- Trend 3: Stepping up to ESG
ESG issues have emerged as a top focus in recent years, and CRE companies need to step up to meet investor, tenant, and employee expectations. Given the carbon-intensive nature of the sector, climate change, in particular, has become an urgent matter of priority: according to the non-profit environmental advocacy group Architecture 2030, buildings are responsible for nearly 40% of annual global carbon dioxide emissions.
Across the board, CRE companies are exploring a number of different options to make an impact. These include, but are not limited to, collecting and assessing data on the environmental impacts of building operations, investigating and implementing resource efficiencies, and collaborating with developers on the use of sustainable practices and materials.
Such ESG-driven initiatives are not only the right thing for CRE companies to do, but are also a means to drive new business opportunities and create a competitive edge. For example, recent statistics from a survey conducted by JLL revealed that about seven in 10 companies in the Asia Pacific region are now willing to pay a premium for rental leases in sustainability-certified buildings.
In Singapore, momentum for change is already well underway. With growing investor demand to integrate ESG criteria into investment portfolios, we have observed rising interest in sustainability-linked real estate investment trusts (REITs) on the back of the launch of the world’s first green REIT derivative and first Asia Pacific green REIT exchange-traded fund on the Singapore Exchange (SGX).
From a regulatory perspective, notable recent local developments also include the Singapore Exchange Regulation’s (SGX Regco) proposed roadmap for climate-related disclosures to be made mandatory in issuers’ sustainability reports, as well as its consultations with stakeholders on the requirements for assurance of sustainability reports and one-time sustainability training for all directors.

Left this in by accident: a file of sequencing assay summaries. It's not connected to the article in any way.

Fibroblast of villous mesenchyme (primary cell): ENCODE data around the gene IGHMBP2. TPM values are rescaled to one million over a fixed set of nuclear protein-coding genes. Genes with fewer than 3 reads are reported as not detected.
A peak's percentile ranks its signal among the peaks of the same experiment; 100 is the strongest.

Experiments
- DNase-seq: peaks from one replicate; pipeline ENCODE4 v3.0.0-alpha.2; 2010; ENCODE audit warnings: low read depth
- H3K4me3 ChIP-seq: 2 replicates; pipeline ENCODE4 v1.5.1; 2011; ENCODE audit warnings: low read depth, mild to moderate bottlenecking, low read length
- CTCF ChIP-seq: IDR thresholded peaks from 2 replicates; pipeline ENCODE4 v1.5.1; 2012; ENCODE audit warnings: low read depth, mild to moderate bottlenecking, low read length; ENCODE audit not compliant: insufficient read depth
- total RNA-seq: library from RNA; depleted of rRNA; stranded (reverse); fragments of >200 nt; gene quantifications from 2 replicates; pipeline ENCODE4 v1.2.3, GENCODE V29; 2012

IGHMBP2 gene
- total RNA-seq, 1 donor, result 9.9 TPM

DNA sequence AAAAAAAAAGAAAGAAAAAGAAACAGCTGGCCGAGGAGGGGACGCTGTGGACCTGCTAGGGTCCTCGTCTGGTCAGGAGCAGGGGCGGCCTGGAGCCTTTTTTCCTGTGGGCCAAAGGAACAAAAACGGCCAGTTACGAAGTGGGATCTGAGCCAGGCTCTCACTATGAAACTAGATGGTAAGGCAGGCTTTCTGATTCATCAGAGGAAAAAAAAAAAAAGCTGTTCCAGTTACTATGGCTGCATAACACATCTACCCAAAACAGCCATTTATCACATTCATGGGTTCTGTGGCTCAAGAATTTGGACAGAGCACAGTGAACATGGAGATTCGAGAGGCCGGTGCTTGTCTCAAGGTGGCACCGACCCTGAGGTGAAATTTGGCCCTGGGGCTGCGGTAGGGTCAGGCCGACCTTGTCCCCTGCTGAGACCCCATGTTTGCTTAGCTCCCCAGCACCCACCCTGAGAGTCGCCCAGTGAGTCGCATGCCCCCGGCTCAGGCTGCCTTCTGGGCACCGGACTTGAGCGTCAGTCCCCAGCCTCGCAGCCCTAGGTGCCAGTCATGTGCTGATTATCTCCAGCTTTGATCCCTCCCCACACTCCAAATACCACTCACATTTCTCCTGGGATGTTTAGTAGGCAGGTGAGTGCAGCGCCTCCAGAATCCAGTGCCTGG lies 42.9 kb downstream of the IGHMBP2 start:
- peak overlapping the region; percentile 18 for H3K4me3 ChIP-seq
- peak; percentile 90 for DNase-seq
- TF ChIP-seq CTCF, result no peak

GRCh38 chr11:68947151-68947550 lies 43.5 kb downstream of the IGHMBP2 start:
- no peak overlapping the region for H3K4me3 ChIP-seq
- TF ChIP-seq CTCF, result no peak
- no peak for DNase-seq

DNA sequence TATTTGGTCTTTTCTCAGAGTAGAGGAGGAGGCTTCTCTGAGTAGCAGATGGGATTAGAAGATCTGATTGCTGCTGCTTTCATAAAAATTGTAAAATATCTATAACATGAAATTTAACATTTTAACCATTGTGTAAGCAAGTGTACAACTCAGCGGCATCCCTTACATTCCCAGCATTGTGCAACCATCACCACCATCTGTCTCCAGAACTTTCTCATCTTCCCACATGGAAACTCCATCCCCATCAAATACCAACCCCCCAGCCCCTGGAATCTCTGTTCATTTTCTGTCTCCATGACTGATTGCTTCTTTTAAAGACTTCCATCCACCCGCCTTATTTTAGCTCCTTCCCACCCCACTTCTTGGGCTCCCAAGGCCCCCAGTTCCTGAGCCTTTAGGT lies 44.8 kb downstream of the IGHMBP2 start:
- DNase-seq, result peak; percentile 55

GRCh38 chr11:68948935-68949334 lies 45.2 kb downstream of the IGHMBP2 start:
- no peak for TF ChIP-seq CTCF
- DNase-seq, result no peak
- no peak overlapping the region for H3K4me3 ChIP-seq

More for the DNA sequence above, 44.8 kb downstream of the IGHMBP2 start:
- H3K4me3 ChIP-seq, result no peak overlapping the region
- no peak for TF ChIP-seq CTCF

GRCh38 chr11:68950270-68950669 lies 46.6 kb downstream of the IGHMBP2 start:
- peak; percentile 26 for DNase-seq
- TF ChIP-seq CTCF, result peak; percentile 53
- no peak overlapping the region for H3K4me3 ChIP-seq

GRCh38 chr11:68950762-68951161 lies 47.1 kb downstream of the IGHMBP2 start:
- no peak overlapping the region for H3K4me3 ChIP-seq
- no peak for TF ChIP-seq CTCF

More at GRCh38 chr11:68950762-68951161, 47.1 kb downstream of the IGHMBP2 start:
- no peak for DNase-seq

With the move towards more regulated disclosure, CRE companies will need to consider more rigorous governance and controls around their ESG accounting and reporting. These include, for instance, designing and implementing processes to track progress and accountability for target metrics, creating a roadmap that establishes and documents ESG strategy as part of the broader business strategy, and conducting a robust climate risk assessment to mitigate overall risk.
As we look towards the year ahead, the to-do list for CRE companies seems endless. For a start, players will need to retrofit and realign buildings to make them smart, connected, and energy-efficient; better understand tenant behaviours through the use of data; strengthen partnerships with technology companies to incorporate smarter offerings; and build trust with multiple stakeholders.
To deliver on these imperatives, leaders will need to master the art of walking on a tightrope – balancing business recovery, seizing new opportunities, and engaging tenants and employees. This, in turn, requires a combination of different elements: breaking down functional siloes, enhancing leadership and organisational agility, increasing levels of collaboration and communication, and engaging in open and transparent decision-making.
The writers are Deloitte Southeast Asia Real Estate Sector Leader and Deloitte Singapore Financial Services Tax Senior Manager, respectively. The views expressed are their own.